EdWeek Ranks Wisconsin 11th for Education, Gives State C+

High Finance, Chance for Success Grades Balance Out a “C-” in K-12 Achievement

January 21, 2015

by Christian D’Andrea
MacIver Institute Education Policy Analyst

Wisconsin isn’t elite, but the state is still one of America’s top performers when it comes to K-12 education. Education Week’s Quality Counts ranked every state in America and placed the Badger State 11th – one slot behind Minnesota but in front of every other state in the Midwest.

EdWeek 2015 Top 25 States.pngHigh marks in a student’s chances for future success and school finance laws helped balance out a disappointing grade when it came to K-12 achievement in the state. While Wisconsin earned solid “B” marks in the first two categories, the state registered a “C-” when it came to student results in the classroom and on standardized tests.

EdWeek uses a combination of indicators to comprise its “Chance for Success” metric. That tracks the opportunities that a student has from pre-kindergarten through high school to learn the tools they’ll need to thrive as adults. Wisconsin rated out strongly in this category thanks to high kindergarten enrollment rates and top five high school graduation rates.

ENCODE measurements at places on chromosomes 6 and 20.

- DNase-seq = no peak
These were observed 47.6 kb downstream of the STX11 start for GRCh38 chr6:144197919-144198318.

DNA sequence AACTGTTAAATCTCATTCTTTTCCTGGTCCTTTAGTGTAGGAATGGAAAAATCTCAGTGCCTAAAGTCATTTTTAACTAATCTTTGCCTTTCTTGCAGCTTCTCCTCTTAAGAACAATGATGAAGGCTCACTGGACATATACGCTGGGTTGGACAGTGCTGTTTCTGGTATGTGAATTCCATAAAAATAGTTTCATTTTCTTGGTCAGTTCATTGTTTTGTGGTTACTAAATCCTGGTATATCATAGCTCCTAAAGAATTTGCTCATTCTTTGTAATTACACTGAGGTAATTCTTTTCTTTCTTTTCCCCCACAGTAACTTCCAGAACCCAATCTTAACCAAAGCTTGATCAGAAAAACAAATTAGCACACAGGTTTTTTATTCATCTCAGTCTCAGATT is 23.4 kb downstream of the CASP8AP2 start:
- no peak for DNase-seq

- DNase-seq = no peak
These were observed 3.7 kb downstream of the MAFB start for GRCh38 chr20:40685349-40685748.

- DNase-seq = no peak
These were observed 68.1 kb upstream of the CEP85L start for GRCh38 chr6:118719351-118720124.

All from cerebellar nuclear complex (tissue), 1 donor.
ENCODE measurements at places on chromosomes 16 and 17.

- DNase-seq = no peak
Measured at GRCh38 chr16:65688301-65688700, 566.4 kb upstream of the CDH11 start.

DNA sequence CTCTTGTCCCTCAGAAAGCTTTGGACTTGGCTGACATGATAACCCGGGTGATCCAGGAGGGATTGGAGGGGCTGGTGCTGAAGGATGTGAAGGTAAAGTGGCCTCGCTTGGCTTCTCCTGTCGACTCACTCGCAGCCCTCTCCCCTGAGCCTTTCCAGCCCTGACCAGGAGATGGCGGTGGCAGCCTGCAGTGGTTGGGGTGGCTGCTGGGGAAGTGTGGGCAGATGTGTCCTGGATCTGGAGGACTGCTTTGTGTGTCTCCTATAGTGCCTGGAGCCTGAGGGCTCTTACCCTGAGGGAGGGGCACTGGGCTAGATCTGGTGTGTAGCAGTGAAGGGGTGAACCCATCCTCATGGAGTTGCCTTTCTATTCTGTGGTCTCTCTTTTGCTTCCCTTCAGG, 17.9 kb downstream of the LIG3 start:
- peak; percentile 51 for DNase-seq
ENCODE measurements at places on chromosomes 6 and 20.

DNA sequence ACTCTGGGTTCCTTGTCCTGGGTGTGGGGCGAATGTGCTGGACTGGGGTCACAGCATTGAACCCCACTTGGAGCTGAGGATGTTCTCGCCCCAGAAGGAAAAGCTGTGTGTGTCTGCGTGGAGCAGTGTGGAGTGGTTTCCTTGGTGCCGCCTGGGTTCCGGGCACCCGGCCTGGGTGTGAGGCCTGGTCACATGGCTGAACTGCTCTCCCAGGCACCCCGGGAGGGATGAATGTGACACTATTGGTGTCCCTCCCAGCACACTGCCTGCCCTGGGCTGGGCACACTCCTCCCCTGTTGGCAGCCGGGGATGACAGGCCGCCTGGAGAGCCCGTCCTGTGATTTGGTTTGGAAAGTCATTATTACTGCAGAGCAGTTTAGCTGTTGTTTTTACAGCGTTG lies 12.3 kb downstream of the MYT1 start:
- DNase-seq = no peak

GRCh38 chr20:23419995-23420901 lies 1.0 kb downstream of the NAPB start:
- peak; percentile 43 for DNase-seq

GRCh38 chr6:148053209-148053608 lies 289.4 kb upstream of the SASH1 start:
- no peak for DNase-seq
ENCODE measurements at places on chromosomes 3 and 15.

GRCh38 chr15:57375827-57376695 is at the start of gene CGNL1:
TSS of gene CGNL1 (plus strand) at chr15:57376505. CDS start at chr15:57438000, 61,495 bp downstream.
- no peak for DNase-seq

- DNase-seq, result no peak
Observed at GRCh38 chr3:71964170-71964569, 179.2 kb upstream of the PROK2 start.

The state’s performance wasn’t as strong in the school finance category. The EdWeek metric combines funding equity with spending to get an idea of how much money is spent on education within the state and its sources.

Wisconsin placed 12th in this designation with a “B-” grade thanks to the state’s equal funding across disparate districts as well as adjusted per-student spending that was slightly higher than the national average.

However, those marks fell when Wisconsin ranked 15th in the nation when it came to K-12 achievement thanks to their aforementioned “C-” grade.

Education Week uses a number of different inputs to create a comprehensive look at state performance when it comes to education. The publication found that Wisconsin wasn’t one of America’s elite states when it came to K-12, but still a national leader. That’s a solid performance – but there’s still plenty of room to grow, from producing stronger achievement scores in all grades to finding a simpler, more transparent, and fairer way to fund students from Kenosha to Superior.